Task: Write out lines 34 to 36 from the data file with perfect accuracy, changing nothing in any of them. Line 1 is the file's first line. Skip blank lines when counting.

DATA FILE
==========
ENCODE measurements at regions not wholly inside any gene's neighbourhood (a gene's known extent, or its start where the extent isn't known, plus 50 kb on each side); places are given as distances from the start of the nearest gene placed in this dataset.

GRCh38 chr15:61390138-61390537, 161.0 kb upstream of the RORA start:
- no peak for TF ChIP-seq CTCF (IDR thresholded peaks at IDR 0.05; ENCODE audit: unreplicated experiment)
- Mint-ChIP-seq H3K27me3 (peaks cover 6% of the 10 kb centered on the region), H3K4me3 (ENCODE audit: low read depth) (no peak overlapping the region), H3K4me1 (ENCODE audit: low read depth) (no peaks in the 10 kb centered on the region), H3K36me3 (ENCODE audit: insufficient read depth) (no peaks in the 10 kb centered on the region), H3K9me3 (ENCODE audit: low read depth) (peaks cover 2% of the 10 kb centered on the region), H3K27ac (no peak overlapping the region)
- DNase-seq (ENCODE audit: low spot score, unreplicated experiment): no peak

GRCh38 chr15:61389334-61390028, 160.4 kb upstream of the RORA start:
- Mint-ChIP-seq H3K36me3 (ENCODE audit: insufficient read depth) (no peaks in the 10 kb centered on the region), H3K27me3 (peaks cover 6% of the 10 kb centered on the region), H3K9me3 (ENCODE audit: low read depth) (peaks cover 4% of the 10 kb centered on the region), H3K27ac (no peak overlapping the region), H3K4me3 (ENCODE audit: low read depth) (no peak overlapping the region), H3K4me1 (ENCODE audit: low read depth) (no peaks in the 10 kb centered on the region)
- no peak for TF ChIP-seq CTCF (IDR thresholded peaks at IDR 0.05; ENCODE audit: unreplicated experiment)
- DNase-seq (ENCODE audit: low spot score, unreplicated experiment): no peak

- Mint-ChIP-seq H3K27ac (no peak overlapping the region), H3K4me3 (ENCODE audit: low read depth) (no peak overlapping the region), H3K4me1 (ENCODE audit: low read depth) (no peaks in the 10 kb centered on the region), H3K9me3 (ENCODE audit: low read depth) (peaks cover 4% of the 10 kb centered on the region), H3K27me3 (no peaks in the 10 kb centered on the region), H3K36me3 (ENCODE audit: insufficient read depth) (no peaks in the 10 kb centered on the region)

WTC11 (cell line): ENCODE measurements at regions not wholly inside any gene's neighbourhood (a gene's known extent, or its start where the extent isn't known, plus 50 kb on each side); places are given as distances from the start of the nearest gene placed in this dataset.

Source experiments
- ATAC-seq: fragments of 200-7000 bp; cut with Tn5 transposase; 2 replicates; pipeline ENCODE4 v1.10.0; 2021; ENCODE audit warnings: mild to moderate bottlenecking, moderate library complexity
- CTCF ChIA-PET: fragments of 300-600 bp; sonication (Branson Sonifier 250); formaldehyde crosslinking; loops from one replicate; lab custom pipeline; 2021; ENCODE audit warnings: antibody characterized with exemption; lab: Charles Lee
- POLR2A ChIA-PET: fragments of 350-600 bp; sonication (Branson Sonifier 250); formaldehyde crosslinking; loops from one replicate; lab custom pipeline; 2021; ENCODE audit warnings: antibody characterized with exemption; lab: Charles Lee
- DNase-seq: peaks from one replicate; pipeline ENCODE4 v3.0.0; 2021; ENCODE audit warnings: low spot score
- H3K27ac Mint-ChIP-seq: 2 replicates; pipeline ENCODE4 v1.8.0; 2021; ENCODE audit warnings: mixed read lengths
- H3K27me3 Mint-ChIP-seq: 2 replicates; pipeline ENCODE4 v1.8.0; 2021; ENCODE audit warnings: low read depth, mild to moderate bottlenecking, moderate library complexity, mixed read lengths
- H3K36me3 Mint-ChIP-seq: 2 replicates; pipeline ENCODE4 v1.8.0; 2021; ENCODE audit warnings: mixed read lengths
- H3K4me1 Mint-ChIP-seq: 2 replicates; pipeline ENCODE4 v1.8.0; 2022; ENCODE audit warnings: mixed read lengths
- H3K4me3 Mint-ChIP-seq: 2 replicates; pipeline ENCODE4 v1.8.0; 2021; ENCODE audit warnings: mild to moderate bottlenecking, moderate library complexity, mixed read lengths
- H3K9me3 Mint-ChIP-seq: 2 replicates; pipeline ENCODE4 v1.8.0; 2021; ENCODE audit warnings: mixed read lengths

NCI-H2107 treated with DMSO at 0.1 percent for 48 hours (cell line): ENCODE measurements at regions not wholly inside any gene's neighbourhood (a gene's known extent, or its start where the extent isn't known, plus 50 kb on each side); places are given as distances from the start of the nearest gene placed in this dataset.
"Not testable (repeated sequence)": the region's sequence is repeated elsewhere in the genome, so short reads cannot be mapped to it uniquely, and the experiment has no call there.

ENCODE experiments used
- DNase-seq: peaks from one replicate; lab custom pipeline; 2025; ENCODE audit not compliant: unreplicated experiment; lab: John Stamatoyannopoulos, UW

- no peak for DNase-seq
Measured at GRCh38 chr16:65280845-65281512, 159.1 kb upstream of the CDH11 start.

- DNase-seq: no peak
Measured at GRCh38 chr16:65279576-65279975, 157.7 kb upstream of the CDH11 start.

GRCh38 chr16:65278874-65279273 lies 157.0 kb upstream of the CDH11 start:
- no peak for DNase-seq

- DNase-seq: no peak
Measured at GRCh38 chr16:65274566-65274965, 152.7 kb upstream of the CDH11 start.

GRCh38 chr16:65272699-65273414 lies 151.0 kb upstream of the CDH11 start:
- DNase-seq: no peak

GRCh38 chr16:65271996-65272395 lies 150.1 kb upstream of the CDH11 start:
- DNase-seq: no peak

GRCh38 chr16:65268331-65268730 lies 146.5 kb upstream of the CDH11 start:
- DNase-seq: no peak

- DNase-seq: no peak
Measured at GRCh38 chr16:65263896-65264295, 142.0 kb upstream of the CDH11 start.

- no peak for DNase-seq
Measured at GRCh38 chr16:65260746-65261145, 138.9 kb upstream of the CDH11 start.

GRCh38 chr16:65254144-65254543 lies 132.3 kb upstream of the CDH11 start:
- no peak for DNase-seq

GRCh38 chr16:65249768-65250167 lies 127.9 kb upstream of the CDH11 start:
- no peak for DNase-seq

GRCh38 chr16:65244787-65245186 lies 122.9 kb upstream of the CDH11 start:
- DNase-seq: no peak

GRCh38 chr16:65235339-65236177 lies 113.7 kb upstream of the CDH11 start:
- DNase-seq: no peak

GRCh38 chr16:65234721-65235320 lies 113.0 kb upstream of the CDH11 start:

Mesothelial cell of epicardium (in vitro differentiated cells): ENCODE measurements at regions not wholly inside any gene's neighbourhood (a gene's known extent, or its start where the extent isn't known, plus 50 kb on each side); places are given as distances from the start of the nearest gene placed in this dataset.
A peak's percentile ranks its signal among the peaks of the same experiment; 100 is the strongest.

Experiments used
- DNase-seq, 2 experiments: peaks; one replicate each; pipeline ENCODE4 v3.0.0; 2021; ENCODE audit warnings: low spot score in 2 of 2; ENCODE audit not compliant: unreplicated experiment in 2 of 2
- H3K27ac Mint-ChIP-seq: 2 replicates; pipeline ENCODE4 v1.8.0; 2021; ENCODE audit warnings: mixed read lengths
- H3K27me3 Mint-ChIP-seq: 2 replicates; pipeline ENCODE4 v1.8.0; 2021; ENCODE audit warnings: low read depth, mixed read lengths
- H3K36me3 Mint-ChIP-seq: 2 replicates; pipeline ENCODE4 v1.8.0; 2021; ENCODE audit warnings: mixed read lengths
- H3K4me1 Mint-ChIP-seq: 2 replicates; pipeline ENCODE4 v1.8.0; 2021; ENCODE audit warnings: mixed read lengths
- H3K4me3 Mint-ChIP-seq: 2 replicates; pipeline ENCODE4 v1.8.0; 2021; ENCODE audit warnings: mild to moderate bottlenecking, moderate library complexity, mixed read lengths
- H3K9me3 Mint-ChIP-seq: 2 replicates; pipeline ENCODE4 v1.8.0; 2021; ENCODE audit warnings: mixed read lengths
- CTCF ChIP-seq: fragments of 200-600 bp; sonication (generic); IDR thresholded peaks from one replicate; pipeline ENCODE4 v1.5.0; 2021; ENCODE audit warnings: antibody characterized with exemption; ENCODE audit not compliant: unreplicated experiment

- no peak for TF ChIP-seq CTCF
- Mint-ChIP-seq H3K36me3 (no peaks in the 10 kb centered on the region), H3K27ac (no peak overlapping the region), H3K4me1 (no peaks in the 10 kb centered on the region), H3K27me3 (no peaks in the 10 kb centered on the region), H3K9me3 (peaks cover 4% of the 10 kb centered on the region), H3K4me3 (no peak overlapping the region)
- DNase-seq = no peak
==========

Measured at GRCh38 chr16:65274566-65274965, 152.7 kb upstream of the CDH11 start.

GRCh38 chr16:65272699-65273414 lies 151.0 kb upstream of the CDH11 start:
- DNase-seq: no peak